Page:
Defiant NHS chief Simon Stevens rejects Theresa May’s health service funding claim
The head of NHS England has publicly contradicted Theresa May’s claim that the Government is providing the health service with more funding than it requires.
Simon Stevens argued it would be “stretching it” to say the NHS has received more cash than it asked for and said hospitals are facing “substantial pressures”.
In explosive remarks, Mr Stevens also suggested ministers were misleading the public over claims that extra money had been earmarked for the health service.
His comments, to the Public Accounts Committee, came after it was reported that Mrs May's aides believe he has been insufficiently enthusiastic and responsive amid the mounting crisis on NHS wards.
The Prime Minister on Sunday claimed the Government has met and exceeded demands for funding outlined in NHS England's five-year forward view.
But Mr Stevens said that the health service would have received £10bn in pledged funding by 2020, but spread across six years, rather than five as claimed by the Conservatives.
Mr Stevens said: "I don't think that's the same as saying we're getting more than we asked for over five years, because it was a five-year forward view not a six-year forward view.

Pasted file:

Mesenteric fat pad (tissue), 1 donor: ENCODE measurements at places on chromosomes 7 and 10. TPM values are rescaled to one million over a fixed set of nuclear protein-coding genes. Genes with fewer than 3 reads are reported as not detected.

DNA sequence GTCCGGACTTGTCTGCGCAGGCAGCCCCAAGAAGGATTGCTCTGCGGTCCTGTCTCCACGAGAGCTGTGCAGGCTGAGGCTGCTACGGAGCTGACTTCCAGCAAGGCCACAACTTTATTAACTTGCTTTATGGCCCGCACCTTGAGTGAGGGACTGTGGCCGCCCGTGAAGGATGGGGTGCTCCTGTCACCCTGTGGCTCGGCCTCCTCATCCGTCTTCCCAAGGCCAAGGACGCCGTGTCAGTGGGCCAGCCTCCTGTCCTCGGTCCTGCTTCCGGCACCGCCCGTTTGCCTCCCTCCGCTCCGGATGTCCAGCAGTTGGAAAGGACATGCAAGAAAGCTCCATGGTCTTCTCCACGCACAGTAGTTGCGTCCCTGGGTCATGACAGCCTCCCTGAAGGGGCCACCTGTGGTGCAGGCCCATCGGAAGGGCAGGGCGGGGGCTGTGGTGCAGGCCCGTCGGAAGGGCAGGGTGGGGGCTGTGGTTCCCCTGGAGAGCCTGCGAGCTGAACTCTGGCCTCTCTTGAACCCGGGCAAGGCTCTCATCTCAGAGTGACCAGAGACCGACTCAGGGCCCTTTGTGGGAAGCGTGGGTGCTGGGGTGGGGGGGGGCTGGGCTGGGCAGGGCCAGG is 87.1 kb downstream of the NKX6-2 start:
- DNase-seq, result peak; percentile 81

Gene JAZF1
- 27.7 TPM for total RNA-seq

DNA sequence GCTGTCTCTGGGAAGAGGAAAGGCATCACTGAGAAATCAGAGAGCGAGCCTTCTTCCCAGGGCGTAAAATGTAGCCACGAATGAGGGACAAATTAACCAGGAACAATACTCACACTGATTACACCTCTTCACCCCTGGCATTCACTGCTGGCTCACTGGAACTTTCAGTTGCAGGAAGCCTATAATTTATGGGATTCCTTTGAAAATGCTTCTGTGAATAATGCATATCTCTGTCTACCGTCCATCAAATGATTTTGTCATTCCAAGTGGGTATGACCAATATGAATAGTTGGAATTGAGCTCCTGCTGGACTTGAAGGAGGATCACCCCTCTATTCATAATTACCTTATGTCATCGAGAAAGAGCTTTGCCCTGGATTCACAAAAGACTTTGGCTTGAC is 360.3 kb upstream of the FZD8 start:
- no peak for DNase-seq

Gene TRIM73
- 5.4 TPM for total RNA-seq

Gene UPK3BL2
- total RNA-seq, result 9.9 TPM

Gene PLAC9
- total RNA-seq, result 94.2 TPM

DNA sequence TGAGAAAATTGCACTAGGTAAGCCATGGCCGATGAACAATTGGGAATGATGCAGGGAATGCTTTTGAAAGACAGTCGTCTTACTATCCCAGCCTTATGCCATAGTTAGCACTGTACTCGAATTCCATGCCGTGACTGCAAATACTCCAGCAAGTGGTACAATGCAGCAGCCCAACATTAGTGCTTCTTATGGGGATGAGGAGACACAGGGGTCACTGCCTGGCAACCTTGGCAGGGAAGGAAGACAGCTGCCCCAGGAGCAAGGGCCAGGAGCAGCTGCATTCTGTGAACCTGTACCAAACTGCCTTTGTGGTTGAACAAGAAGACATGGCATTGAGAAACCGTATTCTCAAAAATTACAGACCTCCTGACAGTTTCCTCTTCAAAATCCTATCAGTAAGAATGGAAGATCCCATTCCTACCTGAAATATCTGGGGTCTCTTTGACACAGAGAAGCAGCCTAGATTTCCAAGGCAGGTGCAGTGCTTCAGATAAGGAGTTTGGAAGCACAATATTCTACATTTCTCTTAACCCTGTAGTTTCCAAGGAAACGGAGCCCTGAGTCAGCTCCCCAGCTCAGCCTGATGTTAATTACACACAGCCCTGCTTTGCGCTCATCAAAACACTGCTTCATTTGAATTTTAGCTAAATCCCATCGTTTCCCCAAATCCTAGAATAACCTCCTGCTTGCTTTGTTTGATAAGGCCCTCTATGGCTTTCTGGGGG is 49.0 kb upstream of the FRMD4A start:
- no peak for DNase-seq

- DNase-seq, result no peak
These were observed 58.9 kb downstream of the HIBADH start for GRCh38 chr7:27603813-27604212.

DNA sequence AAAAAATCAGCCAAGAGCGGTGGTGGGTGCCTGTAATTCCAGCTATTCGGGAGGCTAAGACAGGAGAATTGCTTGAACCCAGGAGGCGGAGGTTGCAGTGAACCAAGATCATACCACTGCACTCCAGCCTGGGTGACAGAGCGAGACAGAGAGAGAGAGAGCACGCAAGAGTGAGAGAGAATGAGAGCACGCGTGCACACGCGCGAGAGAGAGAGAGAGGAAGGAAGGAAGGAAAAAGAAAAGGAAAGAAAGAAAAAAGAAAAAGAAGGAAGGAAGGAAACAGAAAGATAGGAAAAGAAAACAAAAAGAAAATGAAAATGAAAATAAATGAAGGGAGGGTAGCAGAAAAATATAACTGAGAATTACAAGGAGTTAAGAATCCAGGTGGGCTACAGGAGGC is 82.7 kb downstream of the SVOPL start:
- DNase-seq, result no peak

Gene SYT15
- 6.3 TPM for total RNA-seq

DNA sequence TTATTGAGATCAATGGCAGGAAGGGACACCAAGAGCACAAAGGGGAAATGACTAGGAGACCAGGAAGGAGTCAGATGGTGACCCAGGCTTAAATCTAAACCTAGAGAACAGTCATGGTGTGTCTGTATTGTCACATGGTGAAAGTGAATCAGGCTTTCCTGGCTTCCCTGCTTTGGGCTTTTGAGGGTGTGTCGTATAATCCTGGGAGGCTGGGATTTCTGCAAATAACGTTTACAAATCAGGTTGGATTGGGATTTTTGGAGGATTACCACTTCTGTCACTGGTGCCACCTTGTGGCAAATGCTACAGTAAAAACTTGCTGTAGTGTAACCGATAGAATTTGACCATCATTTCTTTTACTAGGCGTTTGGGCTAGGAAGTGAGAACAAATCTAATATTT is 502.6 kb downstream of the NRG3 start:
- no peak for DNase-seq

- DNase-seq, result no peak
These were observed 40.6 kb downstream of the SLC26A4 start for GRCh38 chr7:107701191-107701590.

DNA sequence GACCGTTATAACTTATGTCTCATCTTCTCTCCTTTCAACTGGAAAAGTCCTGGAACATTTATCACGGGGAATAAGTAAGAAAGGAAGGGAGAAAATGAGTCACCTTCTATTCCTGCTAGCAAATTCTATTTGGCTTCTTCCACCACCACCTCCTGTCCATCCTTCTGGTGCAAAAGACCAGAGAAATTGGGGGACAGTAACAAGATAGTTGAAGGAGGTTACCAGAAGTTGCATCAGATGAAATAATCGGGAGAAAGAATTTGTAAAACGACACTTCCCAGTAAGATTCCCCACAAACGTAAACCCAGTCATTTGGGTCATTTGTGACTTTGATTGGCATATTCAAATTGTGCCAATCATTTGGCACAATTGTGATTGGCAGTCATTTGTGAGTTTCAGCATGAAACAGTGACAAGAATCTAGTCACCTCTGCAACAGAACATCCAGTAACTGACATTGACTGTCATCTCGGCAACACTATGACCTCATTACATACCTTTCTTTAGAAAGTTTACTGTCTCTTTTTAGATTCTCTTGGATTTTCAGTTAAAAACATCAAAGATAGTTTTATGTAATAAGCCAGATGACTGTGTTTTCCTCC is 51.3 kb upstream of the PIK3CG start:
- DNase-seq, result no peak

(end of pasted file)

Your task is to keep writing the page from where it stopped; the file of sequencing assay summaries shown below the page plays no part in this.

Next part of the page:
"And over and above that, we obviously had a spending review negotiation in the meantime and that has set the NHS budget for the next three years...
"Like probably every part of the public service we got less than we asked for in that process. So I think it would be stretching it to say the NHS has got more than it asked for."
When pressed by committee chair Meg Hillier whether there is a "clear gap" between what the NHS is taking in versus what it needs, he replied: "There are clearly very substantial pressures, and I don't think it helps anybody to try and pretend that there aren't.
"But that's not a new phenomenon to some extent. It is a phenomenon that is intensifying."
He added: "I do believe there are some very genuine choices to be made across the NHS and there is a circle to be squared. I think that's right."